Purim and the Pagan Names of Persia
Rabbi Yehudah ben Shomeyr
Just as many who come to the Messianic/Natsari faith take on new names to reflect ones new found faith; similarly when a conquering nation would submit a nation, the people of that vassal state would take on new names to reflect that the people are under “new management.” Also, this was done to symbolize the defeat of the defeated nation’s god(s), because back in the day, most names reflected the religion of that nation. For example; Daniel, Dan-El, meaning “God is my judge.” Or Eliyahu (Elijah) meaning, “Yahweh is my God.” It was not uncommon for a conquering nation to give new names to the people they captured, for Daniel and the Three Hebrew Children all wer given pagan names and it is by those names we know the three Hebrew young men; Shadrach, Meshach, and Abednego. Their Hebrew names were Hananiah, Mishael and Azariah. Daniel was given the name Belteshazzar (Dan. 1:7).
Did you know that Esther, the Heroine of Purim is not a Hebrew name? It is actually a derivative of the name of the pagan goddess Ishtar. Her real name was Hadassah. Hadassah means myrtle tree. Myrtle branches are used in the lulav and etrog bouquet we wave unto the L-RD during Sukkot. The Lulav and etrog represents the human body, each element a part of the body. The hadass leaves are shaped like eyes and represent the eyes. The four species of the lulav also represent a type of person. The hadass is and aromatic species and is representory of one who has good deeds. Indeed, Hadassah (Esther) had the eyes of the king, but she also had eyes to see the trouble around her and wisely took action by fasting and her good deed was risking her life to approach the king without being summoned. What greater deed is there than self-sacrifice (John 15:13)!?
Ishtar, from where the name Esther derives, was the goddess of fertility, love and war. Esther won the love of King Ahauerus and was the catalyst that brought war to the kingdom, saving the Persian Jews, and allowing the Jewish people to survive and continue the perpetuation of their various lines as well as defeating Haman and bring his line to an end. Esther’s actions fulfilled what her pagan name meant!
Names, whether pagan or Hebraic have prophetic meaning in a person’s life and their name will shape their life. For example Nabal was foolishly crass enough to snub David when he was on the run from King Saul and it cost Nabal his life, and indeed his name meant folly (I Sam. 25:25). Solomon, means “son of Peace” and He was the peace child that brought back equilibrium between G-d and David as well as there was peace and prosperity during Solomon’s reign.
Ahasuerus, the king of our story, means “lion king,” which shows how he was seen by everyone and showed that he was a mighty conquering king not to be trifled with. And we see what happened to Haman when the king though Haman was trying to seduce Queen Esther right under his nose; he was hung (Esther 7:9-10). A lion, when attacking his prey to kill him immediately goes for the neck! Ahasuerus sure did live up to his name.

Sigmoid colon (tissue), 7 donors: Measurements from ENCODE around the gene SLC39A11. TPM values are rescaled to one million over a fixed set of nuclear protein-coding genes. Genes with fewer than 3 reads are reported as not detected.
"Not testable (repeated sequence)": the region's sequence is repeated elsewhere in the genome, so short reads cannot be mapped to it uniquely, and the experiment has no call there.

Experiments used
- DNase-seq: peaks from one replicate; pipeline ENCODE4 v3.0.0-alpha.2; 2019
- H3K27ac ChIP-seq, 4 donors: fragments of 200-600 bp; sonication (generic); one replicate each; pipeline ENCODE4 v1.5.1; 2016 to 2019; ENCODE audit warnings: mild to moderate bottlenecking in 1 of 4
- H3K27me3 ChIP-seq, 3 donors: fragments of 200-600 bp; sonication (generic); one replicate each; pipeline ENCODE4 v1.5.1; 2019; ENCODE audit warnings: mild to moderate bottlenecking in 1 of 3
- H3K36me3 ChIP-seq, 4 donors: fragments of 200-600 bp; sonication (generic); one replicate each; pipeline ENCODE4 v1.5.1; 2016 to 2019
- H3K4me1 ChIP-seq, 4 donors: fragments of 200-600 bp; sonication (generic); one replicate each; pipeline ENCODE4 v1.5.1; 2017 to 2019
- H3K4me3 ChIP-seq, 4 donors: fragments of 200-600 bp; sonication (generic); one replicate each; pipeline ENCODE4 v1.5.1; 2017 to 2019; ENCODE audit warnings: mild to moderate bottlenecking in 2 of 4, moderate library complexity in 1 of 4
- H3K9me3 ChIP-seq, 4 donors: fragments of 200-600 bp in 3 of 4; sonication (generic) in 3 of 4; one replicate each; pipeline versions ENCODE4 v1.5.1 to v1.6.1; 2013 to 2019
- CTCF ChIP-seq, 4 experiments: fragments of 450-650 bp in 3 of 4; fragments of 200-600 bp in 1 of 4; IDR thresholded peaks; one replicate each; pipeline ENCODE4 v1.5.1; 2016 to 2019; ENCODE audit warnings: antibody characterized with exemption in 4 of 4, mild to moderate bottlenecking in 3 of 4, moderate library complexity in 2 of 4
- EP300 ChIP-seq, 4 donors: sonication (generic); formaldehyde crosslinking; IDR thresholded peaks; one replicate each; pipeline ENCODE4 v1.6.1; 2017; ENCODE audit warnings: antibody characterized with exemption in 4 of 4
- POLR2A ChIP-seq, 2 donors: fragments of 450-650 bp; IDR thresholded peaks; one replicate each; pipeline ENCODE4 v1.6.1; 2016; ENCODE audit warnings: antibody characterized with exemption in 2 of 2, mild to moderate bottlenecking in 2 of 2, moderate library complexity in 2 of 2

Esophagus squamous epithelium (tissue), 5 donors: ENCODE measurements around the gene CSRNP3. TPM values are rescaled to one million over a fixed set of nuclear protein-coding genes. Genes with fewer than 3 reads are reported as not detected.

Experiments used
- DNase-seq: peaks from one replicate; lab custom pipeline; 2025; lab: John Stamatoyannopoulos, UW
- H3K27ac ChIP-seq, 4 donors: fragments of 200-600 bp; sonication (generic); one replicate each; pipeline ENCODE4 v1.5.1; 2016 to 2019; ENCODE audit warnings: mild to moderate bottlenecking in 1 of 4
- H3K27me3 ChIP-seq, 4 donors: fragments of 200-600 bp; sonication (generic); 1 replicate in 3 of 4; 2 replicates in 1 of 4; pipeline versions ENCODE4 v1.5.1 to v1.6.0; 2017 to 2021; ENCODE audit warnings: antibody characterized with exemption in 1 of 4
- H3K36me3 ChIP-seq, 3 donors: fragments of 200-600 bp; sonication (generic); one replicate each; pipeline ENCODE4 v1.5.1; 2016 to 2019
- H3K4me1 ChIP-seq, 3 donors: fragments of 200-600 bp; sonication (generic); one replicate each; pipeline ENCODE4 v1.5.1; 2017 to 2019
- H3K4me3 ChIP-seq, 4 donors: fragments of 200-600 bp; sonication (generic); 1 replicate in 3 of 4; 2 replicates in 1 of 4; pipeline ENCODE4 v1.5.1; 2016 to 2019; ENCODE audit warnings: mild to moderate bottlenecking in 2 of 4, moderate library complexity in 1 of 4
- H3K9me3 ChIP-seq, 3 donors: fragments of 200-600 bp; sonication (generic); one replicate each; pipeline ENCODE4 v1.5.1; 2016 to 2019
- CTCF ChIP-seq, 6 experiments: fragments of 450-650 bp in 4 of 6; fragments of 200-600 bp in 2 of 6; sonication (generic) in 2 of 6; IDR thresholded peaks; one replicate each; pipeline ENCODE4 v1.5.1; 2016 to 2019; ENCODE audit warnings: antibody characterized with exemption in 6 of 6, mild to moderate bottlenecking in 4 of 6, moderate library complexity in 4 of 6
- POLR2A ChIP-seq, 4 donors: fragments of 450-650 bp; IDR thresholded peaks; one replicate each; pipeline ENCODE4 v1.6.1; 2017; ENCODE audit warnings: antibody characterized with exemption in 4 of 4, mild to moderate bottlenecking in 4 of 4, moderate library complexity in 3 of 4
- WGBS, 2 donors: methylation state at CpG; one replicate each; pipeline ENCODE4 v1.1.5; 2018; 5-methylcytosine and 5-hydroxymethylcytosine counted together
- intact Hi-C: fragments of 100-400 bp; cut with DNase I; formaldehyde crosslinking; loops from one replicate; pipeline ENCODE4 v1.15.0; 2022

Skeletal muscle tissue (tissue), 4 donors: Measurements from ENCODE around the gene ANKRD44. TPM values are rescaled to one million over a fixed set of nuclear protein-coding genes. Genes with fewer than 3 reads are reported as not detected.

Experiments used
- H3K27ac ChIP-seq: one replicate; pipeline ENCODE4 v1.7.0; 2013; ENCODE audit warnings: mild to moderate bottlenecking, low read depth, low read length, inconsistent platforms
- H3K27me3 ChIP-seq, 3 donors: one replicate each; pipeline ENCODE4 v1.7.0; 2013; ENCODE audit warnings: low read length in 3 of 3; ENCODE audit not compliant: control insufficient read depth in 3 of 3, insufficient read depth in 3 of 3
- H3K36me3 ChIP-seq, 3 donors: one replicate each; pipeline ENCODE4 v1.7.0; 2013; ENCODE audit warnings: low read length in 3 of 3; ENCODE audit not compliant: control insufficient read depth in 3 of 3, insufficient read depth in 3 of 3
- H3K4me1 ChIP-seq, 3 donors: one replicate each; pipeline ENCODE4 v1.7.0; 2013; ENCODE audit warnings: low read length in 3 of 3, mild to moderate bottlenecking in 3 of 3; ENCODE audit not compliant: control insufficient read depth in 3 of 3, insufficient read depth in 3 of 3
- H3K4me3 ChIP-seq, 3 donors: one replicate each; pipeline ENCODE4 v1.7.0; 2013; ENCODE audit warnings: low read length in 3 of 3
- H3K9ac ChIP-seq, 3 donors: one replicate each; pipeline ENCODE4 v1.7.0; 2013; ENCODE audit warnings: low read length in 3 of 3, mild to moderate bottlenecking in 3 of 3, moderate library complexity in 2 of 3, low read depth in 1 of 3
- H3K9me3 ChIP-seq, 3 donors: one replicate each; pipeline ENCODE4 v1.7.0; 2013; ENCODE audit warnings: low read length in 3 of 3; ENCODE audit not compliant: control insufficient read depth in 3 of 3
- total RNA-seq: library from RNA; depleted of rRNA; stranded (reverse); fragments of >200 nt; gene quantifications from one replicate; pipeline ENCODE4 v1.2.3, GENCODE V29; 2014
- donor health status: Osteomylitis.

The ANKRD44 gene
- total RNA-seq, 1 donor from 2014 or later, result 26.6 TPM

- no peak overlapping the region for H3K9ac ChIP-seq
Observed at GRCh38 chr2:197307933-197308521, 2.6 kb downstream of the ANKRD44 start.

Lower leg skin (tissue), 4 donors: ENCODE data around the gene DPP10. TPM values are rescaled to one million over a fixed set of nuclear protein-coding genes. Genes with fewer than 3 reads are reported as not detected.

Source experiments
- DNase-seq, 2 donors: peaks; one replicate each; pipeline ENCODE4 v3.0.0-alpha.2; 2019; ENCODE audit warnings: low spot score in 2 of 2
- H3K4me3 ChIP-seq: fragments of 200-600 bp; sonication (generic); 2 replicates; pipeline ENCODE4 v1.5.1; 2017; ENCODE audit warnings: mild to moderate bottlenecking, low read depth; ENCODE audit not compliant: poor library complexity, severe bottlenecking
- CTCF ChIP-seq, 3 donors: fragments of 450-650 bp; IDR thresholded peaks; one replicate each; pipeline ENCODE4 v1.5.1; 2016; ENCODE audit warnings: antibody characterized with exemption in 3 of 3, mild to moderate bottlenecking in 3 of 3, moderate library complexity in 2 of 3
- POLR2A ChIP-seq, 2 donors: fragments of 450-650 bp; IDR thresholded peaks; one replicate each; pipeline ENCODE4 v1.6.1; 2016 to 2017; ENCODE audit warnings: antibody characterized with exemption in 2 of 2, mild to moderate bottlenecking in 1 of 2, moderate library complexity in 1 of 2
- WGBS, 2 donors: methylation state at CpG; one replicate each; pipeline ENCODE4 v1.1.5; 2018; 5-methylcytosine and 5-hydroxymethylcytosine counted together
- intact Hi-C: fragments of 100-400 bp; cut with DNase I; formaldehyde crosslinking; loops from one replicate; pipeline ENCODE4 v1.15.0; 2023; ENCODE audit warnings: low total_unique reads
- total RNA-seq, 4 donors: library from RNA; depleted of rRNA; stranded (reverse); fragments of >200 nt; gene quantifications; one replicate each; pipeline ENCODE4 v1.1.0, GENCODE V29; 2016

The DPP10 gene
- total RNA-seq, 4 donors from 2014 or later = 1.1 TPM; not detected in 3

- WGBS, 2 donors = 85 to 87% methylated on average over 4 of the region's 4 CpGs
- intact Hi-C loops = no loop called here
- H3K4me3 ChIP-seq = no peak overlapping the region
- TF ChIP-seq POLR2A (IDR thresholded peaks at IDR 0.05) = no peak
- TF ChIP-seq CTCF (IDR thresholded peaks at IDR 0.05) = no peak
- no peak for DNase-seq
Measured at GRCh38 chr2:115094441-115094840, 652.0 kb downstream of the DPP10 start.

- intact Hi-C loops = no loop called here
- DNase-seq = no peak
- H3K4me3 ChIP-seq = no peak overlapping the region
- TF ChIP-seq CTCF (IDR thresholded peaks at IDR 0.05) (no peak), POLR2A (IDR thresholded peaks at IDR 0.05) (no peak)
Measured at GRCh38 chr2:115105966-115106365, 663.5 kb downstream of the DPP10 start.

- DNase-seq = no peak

Haman was a descendant of Esau and Amalek, enemies of Israel. Israel was commanded to wipe out Amalek and his descendants but failed to do so and the Jewish people reaped the consequences of their disobedient as we read in the book of Esther (Deut. 25:19), for Haman, an Amalekite attempted to wipe out Israel!
Haman means magnificent, and indeed Haman was very vain and conceited and thought of himself so magnificent that everyone should bow in recognition of that magnificence. His name also means, “noisy tumult” and indeed he was always flapping his lips causing trouble where ever he went. And traditionally, during the reading of Esther, we make a noisy tumult in order to drown out his name.
Mordechai’s was named after the god Marduk, the god of war and order. Haman, meaning noisy tumult is symbolic of chaos and Mordechai/Marduk is all about order and hence the clash between the two! Also a warrior does not bow to someone just because one thinks there magnificent, the warrior will only bow to a superior, and Haman was anything but. Mordechai only bowed to the G-d of Israel, for He is supreme and worthy of a warriors worship and allegiance.
In Esther Rabbah 7:8 it says, “Haman said to the courtiers: ‘Tell him his ancestors bowed to my ancestor, for it says: ‘Joseph and Rachel… bowed down [to Esau] .’’ Mordechai replied: ‘But Benjamin was not born.’”
Mordechai was a descendant of Benjamin, who was prophetically represented by a wolf, a warrior of the woods and seeing as when Joseph and Rachel bowed before Esau, Benjamin was not born yet and so Mordechai’s descendants never bowed to Esau and his line and he wasn’t about to start.
You see, even when one is conquered one is not defeated. And in order to attempt to wipe out Hebrew life, religion and culture the Persians gave the Jews pagan names, yet that was their downfall because they failed to see the prophetic significance in a name. By giving Hadassah the name Esther and Mordeerchai the name Marduk, the Persian were actually christening them warlords of the Hebrew people! God truly does work everything out for the good (Rom. 8:28).
Chag Semeach Purim!
Rabbi Yehudah ben Shomeyr